Like all future retirees, I could begin claiming Social Security benefits as early as age 62. And I’ve developed my retirement goals by making the assumption I’ll get the reduced benefit that would result from doing so. But I actually don’t intend to file for my checks anywhere near that age.
In fact, if things go according to plan, my intention is to wait until the age of 70 to start getting Social Security. There are three big reasons why that’s the case.
1. I won’t need the money to retire earlier
If I needed Social Security to enable me to leave the workforce, I would probably be planning to start my checks earlier. While I love my job, I don’t necessarily want to be stuck doing it until I’m 70 just because I can’t afford to quit.
But the good news is, I won’t be reliant on Social Security as a crucial income source since I am expecting my investments to provide enough to support me without it.
Since claiming my checks isn’t crucial for me to retire, I have the luxury of choosing the optimal claiming age based on a desire to maximize lifetime benefits — which, for me, means starting checks at 70.
2. I know the odds of maximizing lifetime income are better if I wait
As mentioned above, I believe starting checks at 70 gives me the best chance of getting the most money possible from Social Security. Here’s why.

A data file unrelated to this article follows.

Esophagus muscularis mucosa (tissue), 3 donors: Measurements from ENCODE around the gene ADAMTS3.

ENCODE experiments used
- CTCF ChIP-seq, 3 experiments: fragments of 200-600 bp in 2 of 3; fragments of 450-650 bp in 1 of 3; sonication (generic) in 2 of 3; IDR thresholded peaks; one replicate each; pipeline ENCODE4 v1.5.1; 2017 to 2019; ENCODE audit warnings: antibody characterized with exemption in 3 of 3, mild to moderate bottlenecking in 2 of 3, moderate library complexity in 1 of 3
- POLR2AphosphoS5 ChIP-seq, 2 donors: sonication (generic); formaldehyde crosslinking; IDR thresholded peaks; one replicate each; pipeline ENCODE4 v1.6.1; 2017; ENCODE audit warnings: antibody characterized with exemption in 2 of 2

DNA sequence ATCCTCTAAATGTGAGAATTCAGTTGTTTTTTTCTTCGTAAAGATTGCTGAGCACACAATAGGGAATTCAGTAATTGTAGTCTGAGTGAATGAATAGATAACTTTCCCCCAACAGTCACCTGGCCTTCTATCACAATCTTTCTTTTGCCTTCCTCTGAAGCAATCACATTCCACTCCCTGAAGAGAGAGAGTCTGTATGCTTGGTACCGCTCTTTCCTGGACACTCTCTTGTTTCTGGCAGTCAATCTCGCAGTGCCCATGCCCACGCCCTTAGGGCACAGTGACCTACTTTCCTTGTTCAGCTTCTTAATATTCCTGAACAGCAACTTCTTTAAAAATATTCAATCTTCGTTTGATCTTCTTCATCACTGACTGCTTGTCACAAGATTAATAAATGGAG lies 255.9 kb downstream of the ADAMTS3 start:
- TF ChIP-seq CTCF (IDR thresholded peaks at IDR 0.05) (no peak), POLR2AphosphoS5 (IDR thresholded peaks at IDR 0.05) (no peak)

The retirement benefits program was designed with the goal of equalizing out the amount of income that you receive, regardless of when you first start getting checks. Early claimers see a reduced benefit but get more checks, while the reverse is true for late filers.
But life spans have gotten longer since the initial design of Social Security, and now, more than half of retirees end up with more lifetime income if they delay claiming checks until age 70. Since I hope to live a long time, I would rather play the odds and anticipate I’ll live long enough to benefit from delaying the start of my checks as long as possible.
3. I want to maximize survivor benefits in case I die first
Because of the way our respective businesses are structured, the amount of my income that counts toward Social Security is higher than the amount of my husband’s income that does. So, that means I will end up with the higher benefit of the two of us.
When one spouse passes, the surviving spouse gets to keep the higher of the two benefits. Maximizing my benefit thus means my husband would get a larger amount of survivor benefits than if I’d shrunk my checks with an early claim. My delay thus further increases the chances that, as a couple, we’ll get the largest amount of Social Security money possible.
Since I’ll spend my working life paying into Social Security, it just makes sense to me to try to choose a filing strategy that’s likely to provide the biggest payoff in the end.
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